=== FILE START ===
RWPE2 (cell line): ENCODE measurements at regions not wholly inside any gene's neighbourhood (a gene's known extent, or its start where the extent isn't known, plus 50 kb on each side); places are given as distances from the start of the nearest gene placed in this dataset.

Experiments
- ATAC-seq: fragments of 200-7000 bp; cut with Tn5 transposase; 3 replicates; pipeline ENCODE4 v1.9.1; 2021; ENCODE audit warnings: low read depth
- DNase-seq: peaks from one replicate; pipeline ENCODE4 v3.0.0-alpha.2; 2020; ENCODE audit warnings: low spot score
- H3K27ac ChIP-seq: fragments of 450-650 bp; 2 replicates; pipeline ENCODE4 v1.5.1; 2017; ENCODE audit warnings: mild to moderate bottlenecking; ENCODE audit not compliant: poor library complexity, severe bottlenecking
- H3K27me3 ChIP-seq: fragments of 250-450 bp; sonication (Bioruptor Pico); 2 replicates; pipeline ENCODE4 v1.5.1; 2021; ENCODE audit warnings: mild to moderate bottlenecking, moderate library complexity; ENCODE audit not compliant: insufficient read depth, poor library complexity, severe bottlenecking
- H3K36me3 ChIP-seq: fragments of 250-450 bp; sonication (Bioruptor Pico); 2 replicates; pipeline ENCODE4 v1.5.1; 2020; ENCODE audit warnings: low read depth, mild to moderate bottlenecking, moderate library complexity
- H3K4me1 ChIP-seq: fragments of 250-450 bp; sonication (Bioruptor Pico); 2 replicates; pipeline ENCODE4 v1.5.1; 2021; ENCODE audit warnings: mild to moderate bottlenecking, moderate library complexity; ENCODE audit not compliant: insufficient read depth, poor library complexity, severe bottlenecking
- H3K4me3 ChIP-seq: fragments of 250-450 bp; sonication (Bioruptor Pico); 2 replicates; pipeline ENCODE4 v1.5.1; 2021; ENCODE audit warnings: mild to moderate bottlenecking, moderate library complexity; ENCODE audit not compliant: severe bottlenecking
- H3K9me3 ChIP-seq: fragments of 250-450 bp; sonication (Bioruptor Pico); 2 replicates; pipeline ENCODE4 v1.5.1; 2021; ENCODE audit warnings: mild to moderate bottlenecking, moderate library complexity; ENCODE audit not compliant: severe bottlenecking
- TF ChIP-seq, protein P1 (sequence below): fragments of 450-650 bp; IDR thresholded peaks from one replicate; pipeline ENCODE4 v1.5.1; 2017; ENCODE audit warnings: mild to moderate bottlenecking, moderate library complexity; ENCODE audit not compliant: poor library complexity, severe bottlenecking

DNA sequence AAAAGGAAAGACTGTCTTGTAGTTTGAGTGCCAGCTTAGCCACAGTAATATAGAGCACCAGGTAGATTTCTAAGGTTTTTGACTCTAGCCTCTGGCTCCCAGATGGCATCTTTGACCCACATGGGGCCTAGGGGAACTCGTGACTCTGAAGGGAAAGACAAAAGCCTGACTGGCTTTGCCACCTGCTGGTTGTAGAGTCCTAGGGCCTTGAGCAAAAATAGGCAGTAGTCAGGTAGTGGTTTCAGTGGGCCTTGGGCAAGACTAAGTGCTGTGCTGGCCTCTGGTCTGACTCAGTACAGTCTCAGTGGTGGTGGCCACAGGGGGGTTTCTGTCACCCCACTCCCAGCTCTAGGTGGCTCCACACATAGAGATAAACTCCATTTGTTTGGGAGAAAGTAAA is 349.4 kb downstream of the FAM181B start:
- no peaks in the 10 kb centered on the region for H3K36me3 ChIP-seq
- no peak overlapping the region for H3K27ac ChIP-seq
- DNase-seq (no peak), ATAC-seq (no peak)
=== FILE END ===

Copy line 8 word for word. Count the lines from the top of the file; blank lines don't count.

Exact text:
- H3K4me1 ChIP-seq: fragments of 250-450 bp; sonication (Bioruptor Pico); 2 replicates; pipeline ENCODE4 v1.5.1; 2021; ENCODE audit warnings: mild to moderate bottlenecking, moderate library complexity; ENCODE audit not compliant: insufficient read depth, poor library complexity, severe bottlenecking